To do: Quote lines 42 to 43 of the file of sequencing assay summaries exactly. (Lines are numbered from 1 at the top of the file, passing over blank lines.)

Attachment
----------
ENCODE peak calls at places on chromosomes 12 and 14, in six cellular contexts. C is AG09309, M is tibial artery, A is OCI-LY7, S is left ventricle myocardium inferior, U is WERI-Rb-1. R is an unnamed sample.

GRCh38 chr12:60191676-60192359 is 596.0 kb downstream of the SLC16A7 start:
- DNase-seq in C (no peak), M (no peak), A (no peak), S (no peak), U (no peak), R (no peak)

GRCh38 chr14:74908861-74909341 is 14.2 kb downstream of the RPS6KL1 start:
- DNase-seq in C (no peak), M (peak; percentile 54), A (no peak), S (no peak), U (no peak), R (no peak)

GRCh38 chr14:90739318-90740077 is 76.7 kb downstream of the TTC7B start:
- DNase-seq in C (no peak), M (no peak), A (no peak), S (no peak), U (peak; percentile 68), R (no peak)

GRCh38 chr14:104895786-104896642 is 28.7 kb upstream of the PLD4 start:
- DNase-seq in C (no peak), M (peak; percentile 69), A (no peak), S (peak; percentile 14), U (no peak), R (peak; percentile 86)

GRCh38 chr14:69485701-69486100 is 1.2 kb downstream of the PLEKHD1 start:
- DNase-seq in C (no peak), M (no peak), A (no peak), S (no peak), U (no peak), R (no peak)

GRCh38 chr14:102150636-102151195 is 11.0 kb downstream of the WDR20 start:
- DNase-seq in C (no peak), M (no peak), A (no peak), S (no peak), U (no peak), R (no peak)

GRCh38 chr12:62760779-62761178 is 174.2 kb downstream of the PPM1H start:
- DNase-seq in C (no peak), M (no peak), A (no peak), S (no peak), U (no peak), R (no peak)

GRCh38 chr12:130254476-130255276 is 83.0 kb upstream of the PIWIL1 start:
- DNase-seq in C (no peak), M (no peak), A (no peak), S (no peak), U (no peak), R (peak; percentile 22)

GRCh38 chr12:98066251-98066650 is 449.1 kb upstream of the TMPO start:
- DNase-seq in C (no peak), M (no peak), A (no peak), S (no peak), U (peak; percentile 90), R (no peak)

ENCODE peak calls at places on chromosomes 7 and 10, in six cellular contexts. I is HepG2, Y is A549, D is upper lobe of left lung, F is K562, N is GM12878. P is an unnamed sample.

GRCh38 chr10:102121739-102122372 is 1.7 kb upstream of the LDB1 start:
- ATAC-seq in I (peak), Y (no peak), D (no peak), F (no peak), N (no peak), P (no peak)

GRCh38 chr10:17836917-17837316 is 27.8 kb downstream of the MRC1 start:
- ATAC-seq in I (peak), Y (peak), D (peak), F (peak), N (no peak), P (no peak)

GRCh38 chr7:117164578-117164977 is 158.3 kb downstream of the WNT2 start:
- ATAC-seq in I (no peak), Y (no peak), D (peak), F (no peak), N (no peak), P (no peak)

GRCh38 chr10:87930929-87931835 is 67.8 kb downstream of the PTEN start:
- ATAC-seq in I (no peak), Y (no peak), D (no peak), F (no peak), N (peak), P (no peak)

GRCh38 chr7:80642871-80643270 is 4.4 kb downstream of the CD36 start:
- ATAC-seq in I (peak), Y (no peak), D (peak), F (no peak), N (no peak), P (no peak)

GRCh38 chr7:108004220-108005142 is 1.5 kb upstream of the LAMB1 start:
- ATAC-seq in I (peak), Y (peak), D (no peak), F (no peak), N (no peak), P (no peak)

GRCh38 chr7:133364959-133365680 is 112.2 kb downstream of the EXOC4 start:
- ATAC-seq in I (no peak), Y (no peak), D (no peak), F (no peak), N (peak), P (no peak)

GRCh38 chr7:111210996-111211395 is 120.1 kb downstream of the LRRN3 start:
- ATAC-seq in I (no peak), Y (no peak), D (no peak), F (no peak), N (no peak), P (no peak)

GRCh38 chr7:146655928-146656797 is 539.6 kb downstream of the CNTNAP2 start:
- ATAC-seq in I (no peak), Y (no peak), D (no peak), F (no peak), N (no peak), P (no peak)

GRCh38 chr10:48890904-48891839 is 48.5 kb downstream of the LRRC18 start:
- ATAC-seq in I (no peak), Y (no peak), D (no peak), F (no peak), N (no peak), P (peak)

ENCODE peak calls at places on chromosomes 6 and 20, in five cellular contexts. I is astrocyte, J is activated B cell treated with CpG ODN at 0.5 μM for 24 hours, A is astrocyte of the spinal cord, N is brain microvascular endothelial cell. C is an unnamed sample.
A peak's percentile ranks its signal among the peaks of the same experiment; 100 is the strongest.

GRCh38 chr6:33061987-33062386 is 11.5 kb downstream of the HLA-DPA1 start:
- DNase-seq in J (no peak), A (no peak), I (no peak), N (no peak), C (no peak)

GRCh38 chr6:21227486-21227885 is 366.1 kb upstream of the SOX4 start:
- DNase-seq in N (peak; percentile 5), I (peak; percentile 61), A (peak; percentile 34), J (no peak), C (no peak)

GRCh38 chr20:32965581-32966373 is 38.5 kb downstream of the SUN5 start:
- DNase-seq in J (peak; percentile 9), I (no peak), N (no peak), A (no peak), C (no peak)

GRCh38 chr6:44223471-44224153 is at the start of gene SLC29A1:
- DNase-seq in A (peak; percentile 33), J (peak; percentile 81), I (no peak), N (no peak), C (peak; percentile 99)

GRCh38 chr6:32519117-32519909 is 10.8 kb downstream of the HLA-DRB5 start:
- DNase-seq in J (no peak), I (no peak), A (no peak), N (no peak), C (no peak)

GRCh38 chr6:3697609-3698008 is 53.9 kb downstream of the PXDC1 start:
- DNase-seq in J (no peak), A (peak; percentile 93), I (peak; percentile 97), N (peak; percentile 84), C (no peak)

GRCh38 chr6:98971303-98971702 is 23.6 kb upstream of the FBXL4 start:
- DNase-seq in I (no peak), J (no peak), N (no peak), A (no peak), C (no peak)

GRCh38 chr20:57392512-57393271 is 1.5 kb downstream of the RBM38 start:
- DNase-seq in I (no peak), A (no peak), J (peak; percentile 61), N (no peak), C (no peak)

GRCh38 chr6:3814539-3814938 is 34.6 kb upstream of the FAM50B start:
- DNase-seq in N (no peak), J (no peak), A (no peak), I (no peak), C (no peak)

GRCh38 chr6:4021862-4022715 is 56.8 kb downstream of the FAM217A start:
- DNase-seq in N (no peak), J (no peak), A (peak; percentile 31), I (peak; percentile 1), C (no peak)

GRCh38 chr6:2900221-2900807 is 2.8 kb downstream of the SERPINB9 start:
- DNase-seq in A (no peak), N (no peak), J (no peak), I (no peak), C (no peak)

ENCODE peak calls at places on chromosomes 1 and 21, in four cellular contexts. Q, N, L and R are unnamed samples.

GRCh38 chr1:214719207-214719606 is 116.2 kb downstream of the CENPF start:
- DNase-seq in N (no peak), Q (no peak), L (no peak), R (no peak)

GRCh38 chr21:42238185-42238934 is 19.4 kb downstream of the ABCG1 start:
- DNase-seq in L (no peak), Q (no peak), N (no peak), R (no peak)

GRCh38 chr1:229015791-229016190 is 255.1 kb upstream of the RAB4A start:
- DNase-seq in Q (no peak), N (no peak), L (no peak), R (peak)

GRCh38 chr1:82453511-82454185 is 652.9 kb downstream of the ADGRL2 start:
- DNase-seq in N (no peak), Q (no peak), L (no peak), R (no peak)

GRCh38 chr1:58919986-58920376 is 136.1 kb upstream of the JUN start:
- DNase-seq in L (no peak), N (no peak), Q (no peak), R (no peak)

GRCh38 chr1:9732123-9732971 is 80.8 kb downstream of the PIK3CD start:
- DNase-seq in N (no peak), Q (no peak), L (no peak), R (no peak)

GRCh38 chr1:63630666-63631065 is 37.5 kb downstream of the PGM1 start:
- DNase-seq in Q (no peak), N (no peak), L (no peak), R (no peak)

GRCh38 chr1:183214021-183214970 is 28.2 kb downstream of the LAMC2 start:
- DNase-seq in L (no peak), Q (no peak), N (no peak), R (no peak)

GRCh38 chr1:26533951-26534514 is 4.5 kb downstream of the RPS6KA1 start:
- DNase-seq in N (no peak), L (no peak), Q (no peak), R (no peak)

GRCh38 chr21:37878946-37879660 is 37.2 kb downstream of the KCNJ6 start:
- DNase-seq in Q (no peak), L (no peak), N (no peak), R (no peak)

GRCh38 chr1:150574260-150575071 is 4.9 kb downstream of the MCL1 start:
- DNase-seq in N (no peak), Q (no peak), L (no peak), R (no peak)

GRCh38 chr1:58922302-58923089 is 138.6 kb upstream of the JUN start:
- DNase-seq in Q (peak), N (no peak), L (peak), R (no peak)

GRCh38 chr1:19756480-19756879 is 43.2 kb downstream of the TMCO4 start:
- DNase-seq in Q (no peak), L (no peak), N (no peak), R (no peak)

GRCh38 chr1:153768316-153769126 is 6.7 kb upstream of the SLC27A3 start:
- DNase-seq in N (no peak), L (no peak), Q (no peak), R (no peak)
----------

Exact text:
A peak's percentile ranks its signal among the peaks of the same experiment; 100 is the strongest.

GRCh38 chr6:33061987-33062386 is 11.5 kb downstream of the HLA-DPA1 start: